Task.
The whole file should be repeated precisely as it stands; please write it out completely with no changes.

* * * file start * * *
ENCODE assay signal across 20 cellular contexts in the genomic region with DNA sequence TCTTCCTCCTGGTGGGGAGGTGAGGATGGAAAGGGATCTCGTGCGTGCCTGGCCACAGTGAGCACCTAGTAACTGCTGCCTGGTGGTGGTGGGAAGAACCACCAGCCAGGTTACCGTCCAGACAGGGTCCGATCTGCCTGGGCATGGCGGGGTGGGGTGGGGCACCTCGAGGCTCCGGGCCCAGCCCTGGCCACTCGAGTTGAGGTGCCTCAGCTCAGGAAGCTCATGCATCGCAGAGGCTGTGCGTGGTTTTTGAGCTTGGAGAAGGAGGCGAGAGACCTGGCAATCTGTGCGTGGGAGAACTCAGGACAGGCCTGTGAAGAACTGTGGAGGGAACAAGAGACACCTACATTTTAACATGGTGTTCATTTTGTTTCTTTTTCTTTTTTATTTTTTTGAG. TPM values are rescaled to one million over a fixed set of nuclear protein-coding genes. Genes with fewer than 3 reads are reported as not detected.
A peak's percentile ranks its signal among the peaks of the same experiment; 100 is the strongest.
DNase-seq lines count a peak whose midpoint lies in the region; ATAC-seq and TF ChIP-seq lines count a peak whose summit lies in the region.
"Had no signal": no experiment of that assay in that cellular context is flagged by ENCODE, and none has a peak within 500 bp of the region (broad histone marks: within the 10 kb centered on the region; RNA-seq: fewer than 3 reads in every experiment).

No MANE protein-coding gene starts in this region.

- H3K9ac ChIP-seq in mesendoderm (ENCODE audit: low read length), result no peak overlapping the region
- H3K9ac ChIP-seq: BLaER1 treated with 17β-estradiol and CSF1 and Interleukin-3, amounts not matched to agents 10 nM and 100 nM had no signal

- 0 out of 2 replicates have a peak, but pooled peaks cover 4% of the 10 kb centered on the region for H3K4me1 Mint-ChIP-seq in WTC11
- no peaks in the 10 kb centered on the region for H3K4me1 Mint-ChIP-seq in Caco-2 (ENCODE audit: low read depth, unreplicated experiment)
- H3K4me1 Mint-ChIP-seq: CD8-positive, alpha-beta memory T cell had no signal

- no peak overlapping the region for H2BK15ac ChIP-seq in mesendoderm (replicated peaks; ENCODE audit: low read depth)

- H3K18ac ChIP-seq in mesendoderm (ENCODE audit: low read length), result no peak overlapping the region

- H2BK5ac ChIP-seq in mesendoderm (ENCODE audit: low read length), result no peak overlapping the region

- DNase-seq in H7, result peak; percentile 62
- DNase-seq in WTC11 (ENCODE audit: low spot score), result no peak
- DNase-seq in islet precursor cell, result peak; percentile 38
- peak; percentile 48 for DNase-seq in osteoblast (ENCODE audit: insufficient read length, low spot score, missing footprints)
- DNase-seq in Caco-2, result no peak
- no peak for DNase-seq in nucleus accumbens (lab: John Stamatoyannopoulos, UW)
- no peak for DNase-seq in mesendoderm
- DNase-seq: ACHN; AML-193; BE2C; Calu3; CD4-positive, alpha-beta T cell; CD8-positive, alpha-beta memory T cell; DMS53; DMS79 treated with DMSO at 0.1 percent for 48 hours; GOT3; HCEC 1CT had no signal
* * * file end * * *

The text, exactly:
ENCODE assay signal across 20 cellular contexts in the genomic region with DNA sequence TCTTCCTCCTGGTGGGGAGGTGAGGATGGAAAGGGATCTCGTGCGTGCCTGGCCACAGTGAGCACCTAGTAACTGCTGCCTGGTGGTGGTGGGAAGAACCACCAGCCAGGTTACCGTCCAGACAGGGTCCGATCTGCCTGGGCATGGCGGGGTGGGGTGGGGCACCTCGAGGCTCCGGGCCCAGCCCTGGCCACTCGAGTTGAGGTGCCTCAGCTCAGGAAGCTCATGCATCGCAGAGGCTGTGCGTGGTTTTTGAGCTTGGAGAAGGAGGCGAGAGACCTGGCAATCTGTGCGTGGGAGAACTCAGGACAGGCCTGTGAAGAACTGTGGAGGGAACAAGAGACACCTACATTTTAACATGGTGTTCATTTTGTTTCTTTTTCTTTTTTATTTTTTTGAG. TPM values are rescaled to one million over a fixed set of nuclear protein-coding genes. Genes with fewer than 3 reads are reported as not detected.
A peak's percentile ranks its signal among the peaks of the same experiment; 100 is the strongest.
DNase-seq lines count a peak whose midpoint lies in the region; ATAC-seq and TF ChIP-seq lines count a peak whose summit lies in the region.
"Had no signal": no experiment of that assay in that cellular context is flagged by ENCODE, and none has a peak within 500 bp of the region (broad histone marks: within the 10 kb centered on the region; RNA-seq: fewer than 3 reads in every experiment).

No MANE protein-coding gene starts in this region.

- H3K9ac ChIP-seq in mesendoderm (ENCODE audit: low read length), result no peak overlapping the region
- H3K9ac ChIP-seq: BLaER1 treated with 17β-estradiol and CSF1 and Interleukin-3, amounts not matched to agents 10 nM and 100 nM had no signal

- 0 out of 2 replicates have a peak, but pooled peaks cover 4% of the 10 kb centered on the region for H3K4me1 Mint-ChIP-seq in WTC11
- no peaks in the 10 kb centered on the region for H3K4me1 Mint-ChIP-seq in Caco-2 (ENCODE audit: low read depth, unreplicated experiment)
- H3K4me1 Mint-ChIP-seq: CD8-positive, alpha-beta memory T cell had no signal

- no peak overlapping the region for H2BK15ac ChIP-seq in mesendoderm (replicated peaks; ENCODE audit: low read depth)

- H3K18ac ChIP-seq in mesendoderm (ENCODE audit: low read length), result no peak overlapping the region

- H2BK5ac ChIP-seq in mesendoderm (ENCODE audit: low read length), result no peak overlapping the region

- DNase-seq in H7, result peak; percentile 62
- DNase-seq in WTC11 (ENCODE audit: low spot score), result no peak
- DNase-seq in islet precursor cell, result peak; percentile 38
- peak; percentile 48 for DNase-seq in osteoblast (ENCODE audit: insufficient read length, low spot score, missing footprints)
- DNase-seq in Caco-2, result no peak
- no peak for DNase-seq in nucleus accumbens (lab: John Stamatoyannopoulos, UW)
- no peak for DNase-seq in mesendoderm
- DNase-seq: ACHN; AML-193; BE2C; Calu3; CD4-positive, alpha-beta T cell; CD8-positive, alpha-beta memory T cell; DMS53; DMS79 treated with DMSO at 0.1 percent for 48 hours; GOT3; HCEC 1CT had no signal